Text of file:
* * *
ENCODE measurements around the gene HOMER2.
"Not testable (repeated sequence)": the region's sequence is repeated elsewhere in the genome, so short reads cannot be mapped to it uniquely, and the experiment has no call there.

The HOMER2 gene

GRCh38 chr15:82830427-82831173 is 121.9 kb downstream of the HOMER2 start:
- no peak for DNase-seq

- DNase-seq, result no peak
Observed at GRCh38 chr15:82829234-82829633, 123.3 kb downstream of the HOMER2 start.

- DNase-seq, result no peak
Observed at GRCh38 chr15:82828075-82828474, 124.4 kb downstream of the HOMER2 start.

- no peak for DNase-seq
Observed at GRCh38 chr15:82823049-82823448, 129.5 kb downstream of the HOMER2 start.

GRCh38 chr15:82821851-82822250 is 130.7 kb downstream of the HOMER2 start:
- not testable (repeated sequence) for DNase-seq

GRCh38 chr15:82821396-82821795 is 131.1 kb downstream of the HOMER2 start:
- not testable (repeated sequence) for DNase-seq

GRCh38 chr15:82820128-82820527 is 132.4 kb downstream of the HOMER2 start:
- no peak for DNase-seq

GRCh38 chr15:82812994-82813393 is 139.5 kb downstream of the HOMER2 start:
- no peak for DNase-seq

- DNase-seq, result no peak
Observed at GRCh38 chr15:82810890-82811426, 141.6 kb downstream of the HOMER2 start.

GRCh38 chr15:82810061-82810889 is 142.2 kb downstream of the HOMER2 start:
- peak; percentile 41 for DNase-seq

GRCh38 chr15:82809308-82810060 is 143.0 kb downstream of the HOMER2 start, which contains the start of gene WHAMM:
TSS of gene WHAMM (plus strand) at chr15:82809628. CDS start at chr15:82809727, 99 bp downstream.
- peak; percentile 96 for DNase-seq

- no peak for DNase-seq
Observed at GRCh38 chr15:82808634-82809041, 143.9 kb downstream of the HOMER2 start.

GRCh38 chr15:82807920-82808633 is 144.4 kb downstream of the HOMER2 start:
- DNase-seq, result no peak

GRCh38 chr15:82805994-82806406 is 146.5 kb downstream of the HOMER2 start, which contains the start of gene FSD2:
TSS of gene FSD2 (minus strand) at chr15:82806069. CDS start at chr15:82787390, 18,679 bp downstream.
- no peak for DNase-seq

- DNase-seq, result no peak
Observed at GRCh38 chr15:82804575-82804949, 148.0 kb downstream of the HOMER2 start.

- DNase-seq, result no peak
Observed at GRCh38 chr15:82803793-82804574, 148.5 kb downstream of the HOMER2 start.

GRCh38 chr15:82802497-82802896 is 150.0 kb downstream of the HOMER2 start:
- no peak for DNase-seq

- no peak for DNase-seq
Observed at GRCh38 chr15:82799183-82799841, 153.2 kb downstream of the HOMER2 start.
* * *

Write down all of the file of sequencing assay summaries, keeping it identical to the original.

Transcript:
ENCODE measurements around the gene HOMER2.
"Not testable (repeated sequence)": the region's sequence is repeated elsewhere in the genome, so short reads cannot be mapped to it uniquely, and the experiment has no call there.

The HOMER2 gene

GRCh38 chr15:82830427-82831173 is 121.9 kb downstream of the HOMER2 start:
- no peak for DNase-seq

- DNase-seq, result no peak
Observed at GRCh38 chr15:82829234-82829633, 123.3 kb downstream of the HOMER2 start.

- DNase-seq, result no peak
Observed at GRCh38 chr15:82828075-82828474, 124.4 kb downstream of the HOMER2 start.

- no peak for DNase-seq
Observed at GRCh38 chr15:82823049-82823448, 129.5 kb downstream of the HOMER2 start.

GRCh38 chr15:82821851-82822250 is 130.7 kb downstream of the HOMER2 start:
- not testable (repeated sequence) for DNase-seq

GRCh38 chr15:82821396-82821795 is 131.1 kb downstream of the HOMER2 start:
- not testable (repeated sequence) for DNase-seq

GRCh38 chr15:82820128-82820527 is 132.4 kb downstream of the HOMER2 start:
- no peak for DNase-seq

GRCh38 chr15:82812994-82813393 is 139.5 kb downstream of the HOMER2 start:
- no peak for DNase-seq

- DNase-seq, result no peak
Observed at GRCh38 chr15:82810890-82811426, 141.6 kb downstream of the HOMER2 start.

GRCh38 chr15:82810061-82810889 is 142.2 kb downstream of the HOMER2 start:
- peak; percentile 41 for DNase-seq

GRCh38 chr15:82809308-82810060 is 143.0 kb downstream of the HOMER2 start, which contains the start of gene WHAMM:
TSS of gene WHAMM (plus strand) at chr15:82809628. CDS start at chr15:82809727, 99 bp downstream.
- peak; percentile 96 for DNase-seq

- no peak for DNase-seq
Observed at GRCh38 chr15:82808634-82809041, 143.9 kb downstream of the HOMER2 start.

GRCh38 chr15:82807920-82808633 is 144.4 kb downstream of the HOMER2 start:
- DNase-seq, result no peak

GRCh38 chr15:82805994-82806406 is 146.5 kb downstream of the HOMER2 start, which contains the start of gene FSD2:
TSS of gene FSD2 (minus strand) at chr15:82806069. CDS start at chr15:82787390, 18,679 bp downstream.
- no peak for DNase-seq

- DNase-seq, result no peak
Observed at GRCh38 chr15:82804575-82804949, 148.0 kb downstream of the HOMER2 start.

- DNase-seq, result no peak
Observed at GRCh38 chr15:82803793-82804574, 148.5 kb downstream of the HOMER2 start.

GRCh38 chr15:82802497-82802896 is 150.0 kb downstream of the HOMER2 start:
- no peak for DNase-seq

- no peak for DNase-seq
Observed at GRCh38 chr15:82799183-82799841, 153.2 kb downstream of the HOMER2 start.